Lido, Mödling, near Vienna (Photographed about 1932)
About this artwork
Mödling, to the South of Vienna, was a popular weekend resort with good bathing facilities and easy access to nature. With a working-class population suffering high levels of disease, and in particular tuberculosis, municipal bathing was a political priority for Viennese authorities. By 1927 public swimming pools in Vienna received nine million visits. It was still rare, however, for municipal housing to be built with private bathrooms. The comparative novelty of photography as a mass leisure pursuit was also something Tudor-Hart felt it important to document. Shown here by the family posing for a group photograph.
- title: Lido, Mödling, near Vienna
- accession number: PGP 279.21B
- artists: Edith Tudor-HartAustrian (1908 - 1973) Owen LoganScottish (born 1963)
- gallery: Scottish National Portrait Gallery(Print Room)
- object type: Photograph
- date created: Photographed about 1932
- measurements: 30.20 x 30.10 cm
- credit line: Presented by Wolfgang Suschitzky 2004
Edith Tudor-Hart, née Suschitzky, was one of the most significant documentary photographers working in Britain in the 1930s and 1940s. Born in Vienna, she grew up in radical Jewish circles. Edith married Alex Tudor-Hart, a British doctor, and the pair moved to England. There she worked as a documentary photographer, closely associated with the Communist Party, compiling a remarkable archive of images of working people in London and later, the south of Wales. Although still active in the 1950s, the difficulties of finding work as a woman photographer led eventually to Tudor-Hart abandoning photography altogether.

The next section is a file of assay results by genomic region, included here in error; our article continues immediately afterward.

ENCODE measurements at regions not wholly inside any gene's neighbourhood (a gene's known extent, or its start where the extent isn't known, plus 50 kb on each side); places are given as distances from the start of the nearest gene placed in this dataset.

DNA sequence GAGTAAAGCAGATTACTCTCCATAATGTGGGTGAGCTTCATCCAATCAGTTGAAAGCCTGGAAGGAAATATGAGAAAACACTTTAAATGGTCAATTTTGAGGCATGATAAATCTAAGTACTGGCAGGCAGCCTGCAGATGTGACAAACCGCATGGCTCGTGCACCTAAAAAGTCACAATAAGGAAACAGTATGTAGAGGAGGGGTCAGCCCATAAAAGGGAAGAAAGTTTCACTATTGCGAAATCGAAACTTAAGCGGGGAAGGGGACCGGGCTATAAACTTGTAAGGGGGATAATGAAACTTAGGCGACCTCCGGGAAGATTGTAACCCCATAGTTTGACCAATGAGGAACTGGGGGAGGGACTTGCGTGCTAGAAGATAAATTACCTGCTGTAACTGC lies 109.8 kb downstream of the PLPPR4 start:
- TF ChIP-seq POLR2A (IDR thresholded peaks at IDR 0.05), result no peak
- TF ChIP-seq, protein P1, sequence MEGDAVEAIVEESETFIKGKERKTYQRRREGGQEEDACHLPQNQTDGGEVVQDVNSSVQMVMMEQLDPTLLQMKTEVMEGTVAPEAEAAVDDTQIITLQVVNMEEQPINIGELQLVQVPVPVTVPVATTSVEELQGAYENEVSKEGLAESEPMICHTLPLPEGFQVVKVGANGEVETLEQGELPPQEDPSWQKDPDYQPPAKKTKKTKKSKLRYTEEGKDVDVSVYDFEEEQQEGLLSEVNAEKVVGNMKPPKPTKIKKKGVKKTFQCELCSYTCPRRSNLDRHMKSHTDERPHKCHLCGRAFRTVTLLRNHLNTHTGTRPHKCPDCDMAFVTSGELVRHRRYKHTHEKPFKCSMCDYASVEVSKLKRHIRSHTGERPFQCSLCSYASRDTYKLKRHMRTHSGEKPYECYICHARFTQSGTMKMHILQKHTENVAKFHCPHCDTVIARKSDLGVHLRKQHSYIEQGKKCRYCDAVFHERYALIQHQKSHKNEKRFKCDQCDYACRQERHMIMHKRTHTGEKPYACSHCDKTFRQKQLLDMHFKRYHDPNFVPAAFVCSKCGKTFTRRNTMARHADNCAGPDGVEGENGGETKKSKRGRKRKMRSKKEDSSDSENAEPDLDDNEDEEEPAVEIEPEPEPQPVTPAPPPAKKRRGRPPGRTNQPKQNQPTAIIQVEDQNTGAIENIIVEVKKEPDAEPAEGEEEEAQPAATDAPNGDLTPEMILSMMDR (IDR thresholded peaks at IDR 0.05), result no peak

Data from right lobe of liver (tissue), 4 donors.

Owen Logan was born in Edinburgh in 1963. He has worked as a freelance photographer since 1979. His work has been largely about documenting other cultures. In 1983 he began a series of pictures of the Sikh community both in Britain and abroad. His projects have concentrated on life in Morocco, published as 'Al Maghrib' (1989) and the Italian communities in Scotland, 'Bloodlines/Vite allo Specchio'. He is currently working on a complex long-term project in Nigeria, about the impact of globalisation, which involves close collaboration with Nigerians. Logan is also a contributing editor to the independent arts magazine Variant and a research fellow in the field of socio-economics at the University of Aberdeen. He lives and works in Edinburgh and Toulon.